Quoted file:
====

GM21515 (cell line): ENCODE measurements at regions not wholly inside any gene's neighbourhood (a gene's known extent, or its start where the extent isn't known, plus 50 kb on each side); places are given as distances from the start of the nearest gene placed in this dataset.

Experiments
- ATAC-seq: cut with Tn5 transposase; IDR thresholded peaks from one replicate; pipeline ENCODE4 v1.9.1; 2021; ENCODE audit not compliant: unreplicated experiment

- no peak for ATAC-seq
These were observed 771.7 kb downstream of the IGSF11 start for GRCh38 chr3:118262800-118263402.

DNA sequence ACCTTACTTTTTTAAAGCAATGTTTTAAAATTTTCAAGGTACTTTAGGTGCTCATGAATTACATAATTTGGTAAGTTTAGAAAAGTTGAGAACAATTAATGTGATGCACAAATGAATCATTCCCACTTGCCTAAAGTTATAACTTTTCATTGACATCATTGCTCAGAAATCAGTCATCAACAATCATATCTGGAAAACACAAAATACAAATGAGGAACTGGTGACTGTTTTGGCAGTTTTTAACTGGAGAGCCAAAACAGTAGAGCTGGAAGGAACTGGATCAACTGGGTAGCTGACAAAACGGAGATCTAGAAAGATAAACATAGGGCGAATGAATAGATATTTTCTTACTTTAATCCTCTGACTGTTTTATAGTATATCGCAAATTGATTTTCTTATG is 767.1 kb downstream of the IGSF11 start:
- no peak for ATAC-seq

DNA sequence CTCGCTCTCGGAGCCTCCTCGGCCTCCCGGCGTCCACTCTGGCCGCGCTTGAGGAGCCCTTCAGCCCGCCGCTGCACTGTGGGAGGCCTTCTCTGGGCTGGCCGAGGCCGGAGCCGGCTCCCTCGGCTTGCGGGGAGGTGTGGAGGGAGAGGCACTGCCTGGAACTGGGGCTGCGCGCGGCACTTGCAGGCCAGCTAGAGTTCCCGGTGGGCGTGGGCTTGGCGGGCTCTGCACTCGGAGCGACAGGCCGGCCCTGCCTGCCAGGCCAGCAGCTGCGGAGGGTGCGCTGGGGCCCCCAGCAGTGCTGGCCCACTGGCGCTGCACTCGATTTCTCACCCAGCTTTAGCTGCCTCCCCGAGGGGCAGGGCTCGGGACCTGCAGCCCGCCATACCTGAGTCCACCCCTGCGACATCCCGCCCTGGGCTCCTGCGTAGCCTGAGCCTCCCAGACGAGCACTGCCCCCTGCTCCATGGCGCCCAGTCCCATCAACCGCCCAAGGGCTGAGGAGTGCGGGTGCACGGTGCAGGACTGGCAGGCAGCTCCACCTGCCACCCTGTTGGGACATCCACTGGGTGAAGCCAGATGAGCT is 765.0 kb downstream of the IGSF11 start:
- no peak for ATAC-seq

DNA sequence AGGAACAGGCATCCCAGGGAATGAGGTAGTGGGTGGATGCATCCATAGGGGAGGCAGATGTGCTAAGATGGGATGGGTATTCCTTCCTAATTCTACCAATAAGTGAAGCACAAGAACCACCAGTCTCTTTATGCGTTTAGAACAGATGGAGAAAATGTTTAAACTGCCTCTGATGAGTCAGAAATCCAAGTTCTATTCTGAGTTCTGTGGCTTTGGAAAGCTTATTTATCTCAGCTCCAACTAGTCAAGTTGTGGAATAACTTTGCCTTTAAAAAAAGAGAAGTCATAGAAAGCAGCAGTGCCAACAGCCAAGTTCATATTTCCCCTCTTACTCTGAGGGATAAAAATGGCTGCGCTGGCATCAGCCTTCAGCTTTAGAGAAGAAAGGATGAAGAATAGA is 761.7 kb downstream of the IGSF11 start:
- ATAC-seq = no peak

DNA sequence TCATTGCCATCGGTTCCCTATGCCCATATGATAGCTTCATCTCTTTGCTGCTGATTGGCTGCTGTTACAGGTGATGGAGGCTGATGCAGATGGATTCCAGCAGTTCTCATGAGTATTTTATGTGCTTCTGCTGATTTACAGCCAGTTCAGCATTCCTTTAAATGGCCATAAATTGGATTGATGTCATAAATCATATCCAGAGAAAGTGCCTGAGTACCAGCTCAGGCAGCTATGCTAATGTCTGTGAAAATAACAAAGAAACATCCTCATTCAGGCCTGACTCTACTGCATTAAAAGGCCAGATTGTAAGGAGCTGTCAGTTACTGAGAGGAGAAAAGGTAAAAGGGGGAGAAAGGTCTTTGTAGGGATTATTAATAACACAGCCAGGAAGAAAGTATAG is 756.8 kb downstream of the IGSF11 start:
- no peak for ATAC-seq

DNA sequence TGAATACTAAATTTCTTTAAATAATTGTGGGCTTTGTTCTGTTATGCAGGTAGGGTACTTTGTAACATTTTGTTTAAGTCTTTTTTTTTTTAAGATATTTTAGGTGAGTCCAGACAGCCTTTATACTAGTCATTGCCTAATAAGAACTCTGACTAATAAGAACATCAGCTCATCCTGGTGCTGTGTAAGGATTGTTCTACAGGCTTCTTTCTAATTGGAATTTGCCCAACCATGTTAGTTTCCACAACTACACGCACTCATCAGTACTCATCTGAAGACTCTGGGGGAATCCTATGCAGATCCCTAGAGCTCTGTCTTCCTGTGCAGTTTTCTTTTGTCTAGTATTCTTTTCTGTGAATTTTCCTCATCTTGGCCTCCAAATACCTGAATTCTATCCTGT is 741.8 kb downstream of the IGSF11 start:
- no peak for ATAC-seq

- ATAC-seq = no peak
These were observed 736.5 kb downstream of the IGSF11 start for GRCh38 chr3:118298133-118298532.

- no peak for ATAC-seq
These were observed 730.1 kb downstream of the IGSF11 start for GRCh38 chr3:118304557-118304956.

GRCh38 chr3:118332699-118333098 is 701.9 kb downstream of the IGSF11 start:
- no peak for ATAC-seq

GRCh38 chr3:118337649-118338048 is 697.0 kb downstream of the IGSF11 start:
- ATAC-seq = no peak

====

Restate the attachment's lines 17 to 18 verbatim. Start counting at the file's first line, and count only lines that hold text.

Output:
These were observed 736.5 kb downstream of the IGSF11 start for GRCh38 chr3:118298133-118298532.

- no peak for ATAC-seq